HC Deb 06 March 1868 vol 190 cc1198-206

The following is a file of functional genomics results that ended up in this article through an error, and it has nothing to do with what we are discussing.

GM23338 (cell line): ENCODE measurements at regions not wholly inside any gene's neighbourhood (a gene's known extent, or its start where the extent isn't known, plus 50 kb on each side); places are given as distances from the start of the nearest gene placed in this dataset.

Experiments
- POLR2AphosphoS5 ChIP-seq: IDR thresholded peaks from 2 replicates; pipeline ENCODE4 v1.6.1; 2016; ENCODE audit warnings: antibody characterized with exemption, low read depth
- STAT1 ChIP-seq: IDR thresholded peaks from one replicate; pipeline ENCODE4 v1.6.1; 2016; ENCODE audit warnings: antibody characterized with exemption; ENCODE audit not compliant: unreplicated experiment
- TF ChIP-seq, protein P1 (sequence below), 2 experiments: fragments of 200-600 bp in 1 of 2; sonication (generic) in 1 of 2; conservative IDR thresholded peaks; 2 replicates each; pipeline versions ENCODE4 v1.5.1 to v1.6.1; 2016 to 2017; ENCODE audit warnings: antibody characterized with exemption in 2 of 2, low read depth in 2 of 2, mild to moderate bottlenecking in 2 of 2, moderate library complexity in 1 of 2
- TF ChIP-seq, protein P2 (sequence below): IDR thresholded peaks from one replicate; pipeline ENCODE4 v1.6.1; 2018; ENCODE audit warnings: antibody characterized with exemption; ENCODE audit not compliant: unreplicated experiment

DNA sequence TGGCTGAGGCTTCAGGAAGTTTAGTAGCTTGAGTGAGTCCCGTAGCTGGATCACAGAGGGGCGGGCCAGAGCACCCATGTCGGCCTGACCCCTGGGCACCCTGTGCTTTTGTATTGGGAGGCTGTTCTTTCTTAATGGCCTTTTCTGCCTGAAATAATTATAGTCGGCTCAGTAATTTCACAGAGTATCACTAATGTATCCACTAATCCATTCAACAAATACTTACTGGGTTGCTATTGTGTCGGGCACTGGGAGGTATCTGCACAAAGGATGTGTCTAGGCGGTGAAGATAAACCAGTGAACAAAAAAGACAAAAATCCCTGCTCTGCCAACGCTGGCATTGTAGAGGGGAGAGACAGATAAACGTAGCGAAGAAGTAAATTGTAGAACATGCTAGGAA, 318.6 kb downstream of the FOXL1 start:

said, he would beg to put a Question to the noble Lord the Chief Secretary for Ireland, on the subject of the contemplated Irish Reform Bill. The noble Lord had placed on the Paper for Monday next a Notice of his intention to move on that night for leave to bring in the Bill. He had heard that the noble Lord did not mean to introduce that measure on Monday, and he also found that the Government had fixed the second reading of the Scotch Reform Bill for that night. He believed, however, that the Scotch Reform Bill would occupy but a small portion of Monday's sitting, and therefore he trusted that the noble Lord the Chief Secretary would adhere to his original intention, and enable them to know on Monday at latest what the provisions of the Reform Bill for Ireland were. The discussion on the introduction of the Bill was not likely to take up much time. He had himself no intention to go into the subject at any length, and he thought he could answer for hon. Gentlemen on that side of the House that the discussion would not be long. But after the Bill had been brought in a considerable interval must elapse before its next stage could be taken, in order to allow the House and the people of Ireland to become properly acquainted with its provisions. It was, therefore, all the more necessary that the Bill should be laid on the table with the least possible delay. The right hon. Gentleman at the head of the Government had told them that on Tuesday next the noble Lord the Chief Secretary would disclose the general policy of the Government on Irish affairs. But Parliamentary Reform was one important branch of that Irish policy on which the House desired to be informed; and surely that part of the policy of the Government could be most advantageously announced on Monday on the introduction of the Irish Reform Bill itself, instead of being left to form a portion of the general statement to be made by the noble Lord on Tuesday, when the hon. Member for Cork (Mr. Maguire) was to call attention to the affairs of Ireland. He hoped his noble Friend—acting as he (Mr. Chichester Fortescue) knew he would desire to do in conformity with the feelings and wishes of the Members for Ireland on that side of the House—would adhere to his original intention; but if, unfortunately, that could not be done, then that he would inform the House on what day the Bill would be introduced?